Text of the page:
A title search or property title search is the process of documenting the history of the ownership of a piece of real property, to determine who has rights to the property and what those rights are. The primary purpose of a title search is to determine that a person who is selling property (grantor) really has the right to sell it, and that the buyer (grantee) is getting all the rights (title) to the property that he is paying for.
In most real estate transactions today, a title insurance policy is purchased in conjunction with the title search to assure the buyer that he or she has acquired a valid title.
- Establish a clear line of ownership going back to the properties first recorded appearance in the records.
- Record any current mortgages or liens on the property.
- Find any back taxes or payments owed on the home.
- Locate any old property surveys and make sure they conform to the current properties boundaries.
A title search will typically happen in each of two places:
- Tax assessor’s office – Your search should usually start at your local tax office. There you can find out if any of the previous owners left unpaid property taxes, which will become the new owner’s responsibility after a sale. You’ll likely also find the name or designation that will be used for your property at the local title office, which we’ll talk about next.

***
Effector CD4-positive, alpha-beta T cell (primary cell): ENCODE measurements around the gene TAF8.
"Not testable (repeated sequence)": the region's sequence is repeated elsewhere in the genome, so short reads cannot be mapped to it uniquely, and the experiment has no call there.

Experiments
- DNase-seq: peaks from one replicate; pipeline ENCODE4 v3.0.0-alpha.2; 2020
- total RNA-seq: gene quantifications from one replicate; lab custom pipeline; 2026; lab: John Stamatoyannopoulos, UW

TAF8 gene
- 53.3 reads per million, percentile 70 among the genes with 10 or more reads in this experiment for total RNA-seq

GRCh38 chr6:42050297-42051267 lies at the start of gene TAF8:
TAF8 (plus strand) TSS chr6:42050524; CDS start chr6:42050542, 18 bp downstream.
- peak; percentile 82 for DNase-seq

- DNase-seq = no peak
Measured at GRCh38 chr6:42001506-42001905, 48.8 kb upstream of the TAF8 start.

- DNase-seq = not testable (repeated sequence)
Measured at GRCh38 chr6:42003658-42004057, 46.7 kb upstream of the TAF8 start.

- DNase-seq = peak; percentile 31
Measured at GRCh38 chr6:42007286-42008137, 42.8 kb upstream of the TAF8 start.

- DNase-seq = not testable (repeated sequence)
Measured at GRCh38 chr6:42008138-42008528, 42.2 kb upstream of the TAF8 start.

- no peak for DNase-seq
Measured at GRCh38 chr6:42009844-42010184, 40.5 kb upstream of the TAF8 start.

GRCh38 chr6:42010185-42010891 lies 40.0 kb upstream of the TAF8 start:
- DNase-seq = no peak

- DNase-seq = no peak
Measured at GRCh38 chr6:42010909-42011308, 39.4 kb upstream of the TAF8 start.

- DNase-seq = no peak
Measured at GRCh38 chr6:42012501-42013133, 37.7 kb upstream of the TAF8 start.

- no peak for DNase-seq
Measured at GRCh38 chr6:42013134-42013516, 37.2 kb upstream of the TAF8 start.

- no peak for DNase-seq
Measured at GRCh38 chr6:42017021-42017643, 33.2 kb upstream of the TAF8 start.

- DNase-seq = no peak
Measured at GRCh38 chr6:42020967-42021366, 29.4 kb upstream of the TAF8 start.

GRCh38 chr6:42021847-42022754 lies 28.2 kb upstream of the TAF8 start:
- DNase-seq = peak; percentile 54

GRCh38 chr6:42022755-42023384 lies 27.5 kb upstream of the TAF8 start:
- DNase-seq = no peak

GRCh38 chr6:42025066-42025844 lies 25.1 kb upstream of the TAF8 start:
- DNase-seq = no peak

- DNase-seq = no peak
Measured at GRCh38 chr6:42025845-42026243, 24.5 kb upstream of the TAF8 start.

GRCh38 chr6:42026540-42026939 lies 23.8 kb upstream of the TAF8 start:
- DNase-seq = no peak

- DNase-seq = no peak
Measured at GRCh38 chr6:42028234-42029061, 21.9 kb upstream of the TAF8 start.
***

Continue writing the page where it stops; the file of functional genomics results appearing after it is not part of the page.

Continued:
- County clerk’s office or county courthouse – Depending on how your local county is organized, you’ll need to head to the title office which could be located at either office. Here you will be able to research the current and all past owners of the property. At the same time, you can see if there are any mortgages or liens on the property currently. While this process is straightforward — simply locate the title of the property then follow the chain of ownership all the way back to its original listing — correctly reading the decrees and documents covering each change of ownership will be far harder. For instance, in the case of a will, you might have to consider multiple heirs who each have an ownership interest in the property. In that instance, you would have to follow each potential ownership claim through until it closes in the next transfer of title. While you should be able to accomplish this yourself, it can be very tedious and time consuming.
Once you have traced the property’s ownership, it is still possible that other organizations such as a court, homeowner’s association, or utility might have claims on the property that are not reflected in deeds and mortgages. There is no systematic way to locate these types of liens or claims, other than to consider what entities might possibly hold any type of claim on the property and contact them directly.